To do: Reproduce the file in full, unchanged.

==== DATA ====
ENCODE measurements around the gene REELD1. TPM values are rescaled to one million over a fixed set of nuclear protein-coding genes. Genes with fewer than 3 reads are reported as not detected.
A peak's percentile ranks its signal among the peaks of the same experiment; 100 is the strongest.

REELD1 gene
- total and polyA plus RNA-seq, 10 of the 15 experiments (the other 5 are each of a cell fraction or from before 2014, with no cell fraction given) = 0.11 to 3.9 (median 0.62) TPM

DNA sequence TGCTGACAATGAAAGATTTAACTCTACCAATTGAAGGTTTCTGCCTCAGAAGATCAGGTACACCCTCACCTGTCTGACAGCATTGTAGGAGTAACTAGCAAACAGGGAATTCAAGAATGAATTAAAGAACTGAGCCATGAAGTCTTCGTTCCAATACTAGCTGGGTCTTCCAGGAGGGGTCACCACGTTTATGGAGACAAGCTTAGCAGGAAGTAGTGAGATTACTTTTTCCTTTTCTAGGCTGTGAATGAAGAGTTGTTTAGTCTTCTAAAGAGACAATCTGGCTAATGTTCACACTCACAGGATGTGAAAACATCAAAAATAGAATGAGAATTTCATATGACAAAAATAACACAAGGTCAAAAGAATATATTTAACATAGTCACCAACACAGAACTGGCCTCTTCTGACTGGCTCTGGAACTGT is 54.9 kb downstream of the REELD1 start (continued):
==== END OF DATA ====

ENCODE measurements around the gene REELD1. TPM values are rescaled to one million over a fixed set of nuclear protein-coding genes. Genes with fewer than 3 reads are reported as not detected.
A peak's percentile ranks its signal among the peaks of the same experiment; 100 is the strongest.

REELD1 gene
- total and polyA plus RNA-seq, 10 of the 15 experiments (the other 5 are each of a cell fraction or from before 2014, with no cell fraction given) = 0.11 to 3.9 (median 0.62) TPM

DNA sequence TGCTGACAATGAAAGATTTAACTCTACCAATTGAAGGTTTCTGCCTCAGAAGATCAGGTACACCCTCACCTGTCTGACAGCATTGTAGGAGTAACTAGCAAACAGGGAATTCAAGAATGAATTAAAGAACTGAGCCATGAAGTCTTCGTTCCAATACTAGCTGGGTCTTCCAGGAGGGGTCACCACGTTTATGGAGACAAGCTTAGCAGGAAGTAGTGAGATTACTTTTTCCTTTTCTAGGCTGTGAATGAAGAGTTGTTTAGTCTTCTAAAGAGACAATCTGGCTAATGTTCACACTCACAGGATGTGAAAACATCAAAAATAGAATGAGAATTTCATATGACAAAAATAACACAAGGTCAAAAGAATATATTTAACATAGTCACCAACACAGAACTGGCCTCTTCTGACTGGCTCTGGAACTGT is 54.9 kb downstream of the REELD1 start (continued):